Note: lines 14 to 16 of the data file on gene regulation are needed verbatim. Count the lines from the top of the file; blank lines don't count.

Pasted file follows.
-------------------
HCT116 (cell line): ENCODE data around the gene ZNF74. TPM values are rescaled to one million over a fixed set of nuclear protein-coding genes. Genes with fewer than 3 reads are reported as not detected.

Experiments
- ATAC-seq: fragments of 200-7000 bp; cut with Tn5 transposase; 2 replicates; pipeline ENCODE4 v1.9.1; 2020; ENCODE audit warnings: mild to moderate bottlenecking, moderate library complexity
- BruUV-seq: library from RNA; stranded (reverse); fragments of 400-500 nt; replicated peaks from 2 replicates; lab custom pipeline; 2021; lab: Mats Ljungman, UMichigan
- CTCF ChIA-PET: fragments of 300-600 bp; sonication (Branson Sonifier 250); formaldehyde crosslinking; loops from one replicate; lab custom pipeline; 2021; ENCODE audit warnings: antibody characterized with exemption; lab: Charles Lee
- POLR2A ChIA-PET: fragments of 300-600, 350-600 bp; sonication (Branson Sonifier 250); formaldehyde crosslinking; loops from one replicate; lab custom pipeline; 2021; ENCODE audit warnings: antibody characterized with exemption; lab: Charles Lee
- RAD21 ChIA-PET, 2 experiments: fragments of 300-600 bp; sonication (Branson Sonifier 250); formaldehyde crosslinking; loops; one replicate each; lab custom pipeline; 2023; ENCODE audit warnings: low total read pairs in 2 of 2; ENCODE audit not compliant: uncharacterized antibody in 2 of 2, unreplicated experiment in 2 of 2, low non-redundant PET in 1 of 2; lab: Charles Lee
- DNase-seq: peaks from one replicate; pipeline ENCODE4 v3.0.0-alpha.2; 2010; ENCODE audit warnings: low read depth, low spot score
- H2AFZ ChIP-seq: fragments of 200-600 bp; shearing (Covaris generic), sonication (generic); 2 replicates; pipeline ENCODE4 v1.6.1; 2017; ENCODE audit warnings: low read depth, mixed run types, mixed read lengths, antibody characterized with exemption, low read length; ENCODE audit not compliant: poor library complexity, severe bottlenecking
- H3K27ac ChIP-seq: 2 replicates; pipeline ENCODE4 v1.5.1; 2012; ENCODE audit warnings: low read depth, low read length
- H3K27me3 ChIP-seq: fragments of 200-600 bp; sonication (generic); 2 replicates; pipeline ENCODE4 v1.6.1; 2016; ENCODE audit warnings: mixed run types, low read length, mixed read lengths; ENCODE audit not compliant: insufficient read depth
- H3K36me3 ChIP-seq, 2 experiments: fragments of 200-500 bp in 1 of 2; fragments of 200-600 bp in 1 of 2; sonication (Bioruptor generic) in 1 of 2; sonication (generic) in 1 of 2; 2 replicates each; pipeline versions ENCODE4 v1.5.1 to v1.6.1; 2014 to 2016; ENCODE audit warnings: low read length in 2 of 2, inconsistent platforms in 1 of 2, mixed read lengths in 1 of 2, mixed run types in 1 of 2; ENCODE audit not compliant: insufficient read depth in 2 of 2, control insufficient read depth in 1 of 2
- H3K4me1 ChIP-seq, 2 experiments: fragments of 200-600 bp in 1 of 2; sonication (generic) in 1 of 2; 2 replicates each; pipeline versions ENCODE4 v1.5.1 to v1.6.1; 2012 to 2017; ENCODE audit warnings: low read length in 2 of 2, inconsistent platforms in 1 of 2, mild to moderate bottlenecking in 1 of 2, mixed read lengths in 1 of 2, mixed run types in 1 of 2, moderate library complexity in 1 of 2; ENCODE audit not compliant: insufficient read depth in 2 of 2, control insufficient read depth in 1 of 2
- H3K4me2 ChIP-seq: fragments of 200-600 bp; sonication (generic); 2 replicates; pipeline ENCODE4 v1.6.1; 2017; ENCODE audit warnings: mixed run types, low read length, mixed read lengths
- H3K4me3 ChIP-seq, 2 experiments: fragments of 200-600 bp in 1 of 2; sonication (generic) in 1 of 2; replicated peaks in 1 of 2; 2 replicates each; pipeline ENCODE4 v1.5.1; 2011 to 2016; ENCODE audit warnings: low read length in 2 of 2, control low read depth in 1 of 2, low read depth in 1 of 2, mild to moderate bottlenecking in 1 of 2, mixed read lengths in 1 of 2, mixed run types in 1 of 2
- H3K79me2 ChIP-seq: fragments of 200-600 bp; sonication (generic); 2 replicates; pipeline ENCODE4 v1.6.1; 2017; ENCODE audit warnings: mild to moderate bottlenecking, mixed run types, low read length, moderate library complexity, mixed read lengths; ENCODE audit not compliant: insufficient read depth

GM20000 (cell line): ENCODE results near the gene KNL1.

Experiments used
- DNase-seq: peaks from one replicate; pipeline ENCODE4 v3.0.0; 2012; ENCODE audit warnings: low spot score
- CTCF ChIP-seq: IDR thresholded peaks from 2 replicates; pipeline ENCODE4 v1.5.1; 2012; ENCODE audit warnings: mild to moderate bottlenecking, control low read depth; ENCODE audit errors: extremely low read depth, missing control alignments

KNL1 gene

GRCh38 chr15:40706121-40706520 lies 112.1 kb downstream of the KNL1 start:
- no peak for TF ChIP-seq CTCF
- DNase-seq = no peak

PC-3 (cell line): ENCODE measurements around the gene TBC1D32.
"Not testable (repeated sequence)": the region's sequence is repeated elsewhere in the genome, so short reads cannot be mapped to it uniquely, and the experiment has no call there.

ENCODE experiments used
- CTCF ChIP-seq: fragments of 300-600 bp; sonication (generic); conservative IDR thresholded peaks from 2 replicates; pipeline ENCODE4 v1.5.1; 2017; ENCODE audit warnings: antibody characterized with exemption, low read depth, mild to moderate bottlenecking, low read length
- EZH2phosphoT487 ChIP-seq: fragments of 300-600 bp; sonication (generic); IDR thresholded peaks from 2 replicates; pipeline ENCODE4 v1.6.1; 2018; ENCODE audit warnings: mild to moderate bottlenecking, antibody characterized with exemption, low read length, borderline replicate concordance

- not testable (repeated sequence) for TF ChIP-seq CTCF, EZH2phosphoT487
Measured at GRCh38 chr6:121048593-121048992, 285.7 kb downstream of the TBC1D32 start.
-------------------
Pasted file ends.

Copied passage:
- H3K4me2 ChIP-seq: fragments of 200-600 bp; sonication (generic); 2 replicates; pipeline ENCODE4 v1.6.1; 2017; ENCODE audit warnings: mixed run types, low read length, mixed read lengths
- H3K4me3 ChIP-seq, 2 experiments: fragments of 200-600 bp in 1 of 2; sonication (generic) in 1 of 2; replicated peaks in 1 of 2; 2 replicates each; pipeline ENCODE4 v1.5.1; 2011 to 2016; ENCODE audit warnings: low read length in 2 of 2, control low read depth in 1 of 2, low read depth in 1 of 2, mild to moderate bottlenecking in 1 of 2, mixed read lengths in 1 of 2, mixed run types in 1 of 2
- H3K79me2 ChIP-seq: fragments of 200-600 bp; sonication (generic); 2 replicates; pipeline ENCODE4 v1.6.1; 2017; ENCODE audit warnings: mild to moderate bottlenecking, mixed run types, low read length, moderate library complexity, mixed read lengths; ENCODE audit not compliant: insufficient read depth